From there the route passes through Garmisch-Partenkirchen (BMW's BMW Days are the following weekend - snap, missed that) and Mittenwald before ending just across the Austrian border.
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« Reply #4 on: March 12, 2017, 09:36:37 pm »

Day 2: Scharnitz to Andermatt - 345 km (210 mi)
http://i168.photobucket.com/albums/u188/RBEmerson/Alps%202017/Maps/2017-03-12%2020_02_42-Garmin%20BaseCamp.png
Much of this route is about making miles on the Austrian and Swiss autobahn (toll stickers manditory). At the start, though, I back up into Germany to get to the head of the Leutasch Valley. I saw some of this last summer, and I'd like to see more. This is mostly flat-land cruising.

After that, I'll head west, rolling St. Anton am Arlberg, a now posh ski resort which was our introduction to what little European skiing we've done. At the time, we were there between major holidays. It was literally ski down, ride up, wash, rinse, repeat on glorious slopes under bright blue skies. Now (sigh...) the glitterati have moved in. NTL, I'll drive down "Main St." to see if I recognize any part of it.

After that, more autobahn, not bothering with Arlbergpass - too much traffic for any enjoyment. The border in Feldkirch is really with Lichtenstein, but the Swiss run the border - passport, bitte.
After running through lovely downtown Lichtenstein (actually there are towns and even a couple of cities), the next next big thing is the southern shore of the Zürichersee or Lake Zurich, good sized lake with some good-sized sail boats on it. Woohoo.

After that, it's time for some real-deal passes: Satteleggpass and Ibergereggpass (the guessing is "egg" is a corruption of "eck" or corner). While neither is that high, and at least the Satteleggpass road is through trees, it has some hairpins and, from what I saw in videos, some good vistas at top. Ibergereggpass is shrouded in mystery (no videos).  

After that comes Schwyz (as in Switzerland), and the FourwaldstÄttersee. This is where Switzerland's story begins. The lake (see = lake - pronounced say) is actually an arm of Luzernersee or Lake Lucerne. The name translates as "Four forest cantons (states)". These are the original cantons that are the kernel around which the country formed : Uri, Schwyz, Unterwalden, and Lucerne (a city).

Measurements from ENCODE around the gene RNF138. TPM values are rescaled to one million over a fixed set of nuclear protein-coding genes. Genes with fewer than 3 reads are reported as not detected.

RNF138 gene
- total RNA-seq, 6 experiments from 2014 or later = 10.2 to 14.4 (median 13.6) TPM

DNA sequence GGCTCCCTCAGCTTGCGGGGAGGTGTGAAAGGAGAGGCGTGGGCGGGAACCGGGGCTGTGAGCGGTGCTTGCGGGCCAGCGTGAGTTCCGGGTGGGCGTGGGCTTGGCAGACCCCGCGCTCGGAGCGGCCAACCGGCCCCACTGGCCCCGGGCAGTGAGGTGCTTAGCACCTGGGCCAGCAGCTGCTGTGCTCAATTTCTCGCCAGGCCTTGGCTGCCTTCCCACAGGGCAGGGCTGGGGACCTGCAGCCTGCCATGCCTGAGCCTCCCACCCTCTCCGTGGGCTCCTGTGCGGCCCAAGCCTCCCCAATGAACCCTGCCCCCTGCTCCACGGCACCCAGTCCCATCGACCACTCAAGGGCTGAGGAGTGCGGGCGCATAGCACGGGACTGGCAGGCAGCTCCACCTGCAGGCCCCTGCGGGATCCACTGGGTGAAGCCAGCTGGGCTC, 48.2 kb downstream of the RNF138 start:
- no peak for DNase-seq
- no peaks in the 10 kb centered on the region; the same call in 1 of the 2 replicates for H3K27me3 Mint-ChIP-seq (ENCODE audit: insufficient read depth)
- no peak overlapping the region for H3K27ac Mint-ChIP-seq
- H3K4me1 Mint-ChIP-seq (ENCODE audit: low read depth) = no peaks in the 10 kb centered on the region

From there it's almost straight to Andermatt, passing Teufelsbrücke (Devils Bridge). I'll let Google tell the story:
Quote from: Google
According to the legend, it was so hard to build a bridge here that a desperate Swiss herdsman wished the devil would make a bridge. The devil appeared and offered to build the bridge on the condition that the soul of the first to cross would be given to him. After the bridge was built, the villagers outsmarted the devil by sending a goat across the bridge. Angered by the trick, the devil picked up a large stone in order to smash the bridge to pieces. On his way to the bridge the devil met an old woman wearing a cross, which scared the devil causing him to drop the stone and flee.
Sounds good, anyway.

My route passes through the town and west to Hospental, a small town on the Furkapass road, and Pension Egg (that word again...).
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« Reply #5 on: March 12, 2017, 11:00:54 pm »

Day 3: Andermatt Loop - 220 km (130 mi)
http://i168.photobucket.com/albums/u188/RBEmerson/Alps%202017/Maps/2017-03-12%2020_03_58-Garmin%20BaseCamp.png
Pass hunting!

Tremolo ("shaker"!), the cobblestone-paved old route up to St. Gotthard Pass. Unless it's raining(!!), I'm told, reliably, it's a bumpy ride, but the traction is better than one might think. I hope so! After that, Naufenenpass, Furkapass, Andermatt, Teufelsbrücke (going north this time), Sustenpass, Grimselpass, and Furkapass (again - ho hum), then home to Pension Egg.

Most of these passes can be seen in Alexander Thiessen's videos on YouTube. Check them out.
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« Reply #6 on: March 12, 2017, 11:24:52 pm »

Day 4: Andermatt to Prutz - 280 km (170 mi)
http://i168.photobucket.com/albums/u188/RBEmerson/Alps%202017/Maps/2017-03-12%2020_06_37-Garmin%20BaseCamp.png
On the way out of Andermatt I pick up yet another pass, Oberalppass. Otherwise this route repeats about half of the route to Andermatt from Scharnitz, although I used Kurviger.de to find a somewhat curvy route where possible. The big change is back in Austria, at a city called Bludenz. Instead of following the autobahn past St. Anton am Arlberg, the route splits of to the southeast and the Silvretta Hochstrasse (Silvretta High Road). But back to "Stanton"'s name. The "am Arlberg" part means the St. Anton (or Anthony) on the Arlberg Alps (am = an dem or on the (dem being a bit of grammatic confusion, on the article "der" or masculine "the", for foreigners). There are two other St. Antons in the same area: St. Anton am Vorarlbeg (on the Arlberg foothils) and im Montafon (in Montafon, a town and small region). St. Anton's name does appear elsewhere, too (surprise!).